Jan Lukasiewicz [pron. YAN wukaSHAYvich] was born on December 21, 1878 in Lwów, Poland (Lemberg, AustroHungary), now Lviv, Ukraine, and died on February 13, 1956, in Dublin, Ireland. He obtained his doctorate in philosophy, in 1902, under Kazimierz Twardowski, at Jan Kazimierz University in Lwów, and worked there until World War I. Then, he moved to the Warsaw University, where he became a professor (serving also shortly as a Minister of Education) and worked until World War II. After the war, he accepted a chair at the University College Dublin, where he stayed until his death.
Major Contribution: Invention of the Polish Notation (also known as a parenthesesfree notation or prefix notation) in 1924. It must be noticed though, that the main research area of Jan Lukasiewicz was mathematical logic, and his major accomplishments there, such as invention of multivalued logic, far surpassed everything else.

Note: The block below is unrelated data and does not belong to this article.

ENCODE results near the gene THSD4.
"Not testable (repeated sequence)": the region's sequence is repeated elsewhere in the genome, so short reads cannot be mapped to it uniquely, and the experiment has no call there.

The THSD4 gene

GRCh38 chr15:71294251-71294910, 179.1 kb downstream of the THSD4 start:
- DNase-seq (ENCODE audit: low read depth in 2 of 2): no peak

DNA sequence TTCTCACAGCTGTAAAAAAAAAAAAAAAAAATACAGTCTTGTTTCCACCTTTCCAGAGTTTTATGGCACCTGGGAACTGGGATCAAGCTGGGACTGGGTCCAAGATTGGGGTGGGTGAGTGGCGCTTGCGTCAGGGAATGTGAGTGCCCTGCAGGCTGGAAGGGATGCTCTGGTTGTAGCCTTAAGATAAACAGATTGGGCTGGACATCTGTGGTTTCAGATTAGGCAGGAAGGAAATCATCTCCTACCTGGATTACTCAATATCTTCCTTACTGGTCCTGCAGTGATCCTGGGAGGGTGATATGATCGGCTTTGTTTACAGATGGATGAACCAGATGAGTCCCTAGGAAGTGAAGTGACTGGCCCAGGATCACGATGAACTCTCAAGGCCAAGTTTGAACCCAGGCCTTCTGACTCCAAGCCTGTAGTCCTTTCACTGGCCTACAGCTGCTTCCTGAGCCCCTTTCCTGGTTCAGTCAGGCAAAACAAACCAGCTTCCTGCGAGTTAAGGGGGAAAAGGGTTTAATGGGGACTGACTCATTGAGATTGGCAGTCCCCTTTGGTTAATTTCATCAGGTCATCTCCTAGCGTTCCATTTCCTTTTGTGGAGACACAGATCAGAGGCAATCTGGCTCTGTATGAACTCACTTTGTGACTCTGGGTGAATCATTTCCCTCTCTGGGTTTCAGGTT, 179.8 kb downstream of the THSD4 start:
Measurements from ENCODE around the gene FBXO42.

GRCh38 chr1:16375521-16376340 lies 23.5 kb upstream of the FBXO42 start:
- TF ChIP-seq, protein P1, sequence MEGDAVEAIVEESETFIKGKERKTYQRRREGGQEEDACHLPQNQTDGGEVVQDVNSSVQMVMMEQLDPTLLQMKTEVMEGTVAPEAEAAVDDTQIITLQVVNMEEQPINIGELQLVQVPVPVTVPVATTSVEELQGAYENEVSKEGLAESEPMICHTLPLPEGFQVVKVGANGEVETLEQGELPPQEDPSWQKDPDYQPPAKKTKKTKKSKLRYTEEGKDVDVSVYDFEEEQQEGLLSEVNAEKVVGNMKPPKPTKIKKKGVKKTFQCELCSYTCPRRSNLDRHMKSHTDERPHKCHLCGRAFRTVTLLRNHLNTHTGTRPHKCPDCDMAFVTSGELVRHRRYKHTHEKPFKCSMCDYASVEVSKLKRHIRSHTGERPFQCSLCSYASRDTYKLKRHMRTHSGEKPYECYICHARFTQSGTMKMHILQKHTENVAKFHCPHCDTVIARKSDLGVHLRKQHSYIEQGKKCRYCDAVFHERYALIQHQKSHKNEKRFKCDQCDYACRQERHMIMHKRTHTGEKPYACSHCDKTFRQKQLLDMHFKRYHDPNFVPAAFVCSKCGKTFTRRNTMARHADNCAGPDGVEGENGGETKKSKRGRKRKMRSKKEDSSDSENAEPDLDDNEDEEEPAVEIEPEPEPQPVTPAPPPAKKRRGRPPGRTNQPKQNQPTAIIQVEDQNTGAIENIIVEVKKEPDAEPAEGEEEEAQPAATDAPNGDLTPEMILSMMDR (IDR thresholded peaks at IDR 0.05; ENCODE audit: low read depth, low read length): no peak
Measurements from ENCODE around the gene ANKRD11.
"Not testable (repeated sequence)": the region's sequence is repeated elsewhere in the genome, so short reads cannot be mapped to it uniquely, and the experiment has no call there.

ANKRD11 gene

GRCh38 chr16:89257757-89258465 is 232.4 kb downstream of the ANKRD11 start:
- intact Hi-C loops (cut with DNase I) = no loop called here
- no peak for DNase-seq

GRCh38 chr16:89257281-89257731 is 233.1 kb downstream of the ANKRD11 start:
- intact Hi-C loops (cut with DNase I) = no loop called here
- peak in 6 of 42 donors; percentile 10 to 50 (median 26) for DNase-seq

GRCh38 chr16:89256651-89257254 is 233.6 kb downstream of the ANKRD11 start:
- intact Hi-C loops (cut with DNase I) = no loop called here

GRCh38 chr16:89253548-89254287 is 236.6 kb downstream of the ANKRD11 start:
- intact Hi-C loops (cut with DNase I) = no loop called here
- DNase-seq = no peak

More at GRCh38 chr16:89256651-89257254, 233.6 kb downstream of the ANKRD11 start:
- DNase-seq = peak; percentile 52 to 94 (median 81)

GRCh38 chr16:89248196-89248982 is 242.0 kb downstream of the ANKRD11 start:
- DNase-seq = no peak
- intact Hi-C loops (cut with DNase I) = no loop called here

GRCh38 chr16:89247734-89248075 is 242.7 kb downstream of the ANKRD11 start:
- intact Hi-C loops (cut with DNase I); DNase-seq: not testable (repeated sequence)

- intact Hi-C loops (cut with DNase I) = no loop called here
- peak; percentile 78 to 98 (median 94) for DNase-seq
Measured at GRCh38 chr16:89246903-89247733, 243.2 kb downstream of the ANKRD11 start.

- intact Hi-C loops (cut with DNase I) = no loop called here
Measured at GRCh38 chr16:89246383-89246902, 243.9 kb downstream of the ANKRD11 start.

Basic Questions What is the Polish Notation? Briefly, the Polish Notation is a principle of writing mathematical expressions in an operatorfirst manner, while traditional notation involves placing an operator between arguments. That way, due to the properties of the Polish Notation, one can completely avoid using parentheses. There are many websites providing detailed explanations of the principles of Polish Notation, some of them listed under the Resources button on this page. While most people who are active in computing heard about or even learned the Polish Notation, literally no one can accurately answer the basic historical questions: when exactly was the Polish Notation invented, and